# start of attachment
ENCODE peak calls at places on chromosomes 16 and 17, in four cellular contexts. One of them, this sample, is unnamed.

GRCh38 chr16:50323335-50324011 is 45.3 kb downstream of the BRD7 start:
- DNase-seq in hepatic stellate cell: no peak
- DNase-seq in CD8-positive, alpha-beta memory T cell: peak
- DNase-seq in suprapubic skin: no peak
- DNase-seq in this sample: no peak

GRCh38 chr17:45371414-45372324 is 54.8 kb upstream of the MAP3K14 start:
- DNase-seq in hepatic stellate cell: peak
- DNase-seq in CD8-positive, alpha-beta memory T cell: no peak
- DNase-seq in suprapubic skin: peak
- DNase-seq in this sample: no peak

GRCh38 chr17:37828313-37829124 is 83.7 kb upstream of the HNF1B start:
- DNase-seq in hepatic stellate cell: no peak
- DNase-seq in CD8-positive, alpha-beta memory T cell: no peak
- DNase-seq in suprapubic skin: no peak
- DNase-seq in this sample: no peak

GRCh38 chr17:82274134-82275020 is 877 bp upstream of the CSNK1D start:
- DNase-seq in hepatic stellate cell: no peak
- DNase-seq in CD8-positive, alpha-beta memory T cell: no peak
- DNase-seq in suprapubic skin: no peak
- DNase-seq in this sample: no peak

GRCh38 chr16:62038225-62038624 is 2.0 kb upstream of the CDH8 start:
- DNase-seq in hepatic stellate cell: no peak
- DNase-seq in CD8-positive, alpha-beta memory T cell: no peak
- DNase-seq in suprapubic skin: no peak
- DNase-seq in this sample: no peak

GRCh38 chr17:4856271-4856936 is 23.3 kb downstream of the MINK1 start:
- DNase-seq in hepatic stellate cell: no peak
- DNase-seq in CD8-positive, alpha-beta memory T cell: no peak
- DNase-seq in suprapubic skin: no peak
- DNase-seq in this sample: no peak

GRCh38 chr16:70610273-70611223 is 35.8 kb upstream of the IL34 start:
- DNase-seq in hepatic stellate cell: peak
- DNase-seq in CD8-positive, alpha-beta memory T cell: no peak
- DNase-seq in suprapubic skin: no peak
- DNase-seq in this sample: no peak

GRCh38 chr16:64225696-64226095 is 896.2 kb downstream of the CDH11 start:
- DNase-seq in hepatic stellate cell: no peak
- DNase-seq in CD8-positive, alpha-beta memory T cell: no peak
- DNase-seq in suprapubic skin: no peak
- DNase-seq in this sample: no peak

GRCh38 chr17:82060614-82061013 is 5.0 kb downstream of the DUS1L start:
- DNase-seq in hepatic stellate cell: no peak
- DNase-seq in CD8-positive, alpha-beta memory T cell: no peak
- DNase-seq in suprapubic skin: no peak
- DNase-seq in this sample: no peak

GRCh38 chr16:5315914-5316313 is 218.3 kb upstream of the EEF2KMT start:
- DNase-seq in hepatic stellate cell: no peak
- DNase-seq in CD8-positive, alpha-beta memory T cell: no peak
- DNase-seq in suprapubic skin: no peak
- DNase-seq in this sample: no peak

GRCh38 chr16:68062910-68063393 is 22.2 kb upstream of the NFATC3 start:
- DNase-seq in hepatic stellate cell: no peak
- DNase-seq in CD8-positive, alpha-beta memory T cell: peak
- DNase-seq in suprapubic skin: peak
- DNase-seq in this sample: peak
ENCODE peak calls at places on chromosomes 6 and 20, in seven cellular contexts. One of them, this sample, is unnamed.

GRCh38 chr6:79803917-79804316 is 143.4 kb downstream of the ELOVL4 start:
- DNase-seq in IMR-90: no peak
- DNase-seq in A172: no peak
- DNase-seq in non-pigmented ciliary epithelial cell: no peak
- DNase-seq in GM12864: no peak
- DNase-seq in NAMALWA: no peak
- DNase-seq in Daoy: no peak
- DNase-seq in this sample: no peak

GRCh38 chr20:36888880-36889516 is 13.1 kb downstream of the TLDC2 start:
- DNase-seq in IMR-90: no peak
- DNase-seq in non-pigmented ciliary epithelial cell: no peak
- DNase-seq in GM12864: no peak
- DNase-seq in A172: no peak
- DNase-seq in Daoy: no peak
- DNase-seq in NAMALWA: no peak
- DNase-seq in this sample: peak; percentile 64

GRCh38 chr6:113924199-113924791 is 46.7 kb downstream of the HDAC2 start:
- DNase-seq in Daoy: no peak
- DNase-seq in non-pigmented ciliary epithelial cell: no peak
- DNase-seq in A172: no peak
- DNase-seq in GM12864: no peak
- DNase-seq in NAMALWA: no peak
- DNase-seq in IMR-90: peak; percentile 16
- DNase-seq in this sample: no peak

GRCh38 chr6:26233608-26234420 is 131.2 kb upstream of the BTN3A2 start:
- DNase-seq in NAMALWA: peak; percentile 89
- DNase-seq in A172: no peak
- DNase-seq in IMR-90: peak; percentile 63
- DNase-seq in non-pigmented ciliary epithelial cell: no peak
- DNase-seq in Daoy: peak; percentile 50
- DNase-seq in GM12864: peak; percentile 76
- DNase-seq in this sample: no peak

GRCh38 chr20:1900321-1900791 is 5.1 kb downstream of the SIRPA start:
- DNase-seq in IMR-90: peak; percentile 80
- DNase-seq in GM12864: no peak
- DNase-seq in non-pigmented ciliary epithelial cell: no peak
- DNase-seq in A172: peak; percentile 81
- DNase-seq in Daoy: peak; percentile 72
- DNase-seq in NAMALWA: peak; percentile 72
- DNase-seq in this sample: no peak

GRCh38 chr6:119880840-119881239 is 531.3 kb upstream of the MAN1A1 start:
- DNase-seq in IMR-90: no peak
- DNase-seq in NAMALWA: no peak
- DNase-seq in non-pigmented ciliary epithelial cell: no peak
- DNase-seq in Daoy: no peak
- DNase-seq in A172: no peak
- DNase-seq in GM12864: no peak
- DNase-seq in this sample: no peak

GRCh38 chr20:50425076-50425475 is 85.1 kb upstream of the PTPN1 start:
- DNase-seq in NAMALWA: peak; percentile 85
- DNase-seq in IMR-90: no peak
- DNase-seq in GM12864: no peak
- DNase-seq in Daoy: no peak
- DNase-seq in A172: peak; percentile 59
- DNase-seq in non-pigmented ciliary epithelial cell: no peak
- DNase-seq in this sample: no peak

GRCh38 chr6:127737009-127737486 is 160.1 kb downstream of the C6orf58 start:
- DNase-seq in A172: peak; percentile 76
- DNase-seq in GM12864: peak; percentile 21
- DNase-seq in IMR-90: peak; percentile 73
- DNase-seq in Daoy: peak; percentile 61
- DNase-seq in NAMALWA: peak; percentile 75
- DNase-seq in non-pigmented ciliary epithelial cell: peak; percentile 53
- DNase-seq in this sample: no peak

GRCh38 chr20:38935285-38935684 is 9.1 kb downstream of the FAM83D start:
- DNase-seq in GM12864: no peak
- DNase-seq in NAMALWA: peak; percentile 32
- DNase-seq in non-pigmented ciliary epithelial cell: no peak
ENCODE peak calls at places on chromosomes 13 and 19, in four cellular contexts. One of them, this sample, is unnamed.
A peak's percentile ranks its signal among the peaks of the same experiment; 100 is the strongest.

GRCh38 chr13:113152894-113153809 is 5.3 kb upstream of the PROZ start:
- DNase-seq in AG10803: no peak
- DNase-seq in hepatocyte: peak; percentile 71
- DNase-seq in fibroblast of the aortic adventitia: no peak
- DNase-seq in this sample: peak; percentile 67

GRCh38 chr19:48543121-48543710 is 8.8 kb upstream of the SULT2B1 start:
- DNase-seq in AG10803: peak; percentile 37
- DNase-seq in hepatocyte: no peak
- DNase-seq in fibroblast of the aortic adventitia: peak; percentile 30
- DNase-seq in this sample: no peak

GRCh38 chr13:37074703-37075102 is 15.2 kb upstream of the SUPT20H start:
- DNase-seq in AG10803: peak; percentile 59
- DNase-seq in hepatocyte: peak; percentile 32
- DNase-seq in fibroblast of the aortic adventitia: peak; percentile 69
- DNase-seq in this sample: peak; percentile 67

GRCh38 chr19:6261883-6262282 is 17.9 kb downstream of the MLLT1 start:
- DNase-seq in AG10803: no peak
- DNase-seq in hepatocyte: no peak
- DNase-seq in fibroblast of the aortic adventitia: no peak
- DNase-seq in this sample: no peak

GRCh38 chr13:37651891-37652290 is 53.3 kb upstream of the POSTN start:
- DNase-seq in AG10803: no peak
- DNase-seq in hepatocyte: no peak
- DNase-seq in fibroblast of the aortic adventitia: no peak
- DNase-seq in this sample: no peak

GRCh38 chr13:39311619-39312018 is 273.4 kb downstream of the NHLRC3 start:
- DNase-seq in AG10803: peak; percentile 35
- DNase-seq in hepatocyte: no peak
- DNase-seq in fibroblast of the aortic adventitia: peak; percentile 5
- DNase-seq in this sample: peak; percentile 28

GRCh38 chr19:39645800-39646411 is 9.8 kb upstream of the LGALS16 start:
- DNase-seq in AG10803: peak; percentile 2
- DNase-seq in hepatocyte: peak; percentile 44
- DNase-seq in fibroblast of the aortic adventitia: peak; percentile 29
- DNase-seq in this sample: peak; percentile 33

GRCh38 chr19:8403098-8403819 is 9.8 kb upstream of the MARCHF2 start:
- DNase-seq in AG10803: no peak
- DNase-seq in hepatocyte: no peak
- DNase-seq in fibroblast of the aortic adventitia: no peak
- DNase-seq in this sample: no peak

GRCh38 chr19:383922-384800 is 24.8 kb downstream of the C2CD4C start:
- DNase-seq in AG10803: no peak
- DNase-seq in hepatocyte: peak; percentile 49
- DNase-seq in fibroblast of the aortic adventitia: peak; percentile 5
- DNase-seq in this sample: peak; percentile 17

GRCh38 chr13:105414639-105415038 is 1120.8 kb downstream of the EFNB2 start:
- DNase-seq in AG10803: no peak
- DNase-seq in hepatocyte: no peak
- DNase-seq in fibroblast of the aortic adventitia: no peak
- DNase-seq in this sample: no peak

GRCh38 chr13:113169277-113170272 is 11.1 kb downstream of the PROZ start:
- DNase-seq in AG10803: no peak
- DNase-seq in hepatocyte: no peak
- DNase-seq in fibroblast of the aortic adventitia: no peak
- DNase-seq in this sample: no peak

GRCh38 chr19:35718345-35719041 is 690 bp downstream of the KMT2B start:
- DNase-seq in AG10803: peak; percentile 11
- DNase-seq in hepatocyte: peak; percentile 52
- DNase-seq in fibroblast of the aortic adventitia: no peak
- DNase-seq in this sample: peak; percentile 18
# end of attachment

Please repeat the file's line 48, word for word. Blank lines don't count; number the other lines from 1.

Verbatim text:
- DNase-seq in hepatic stellate cell: no peak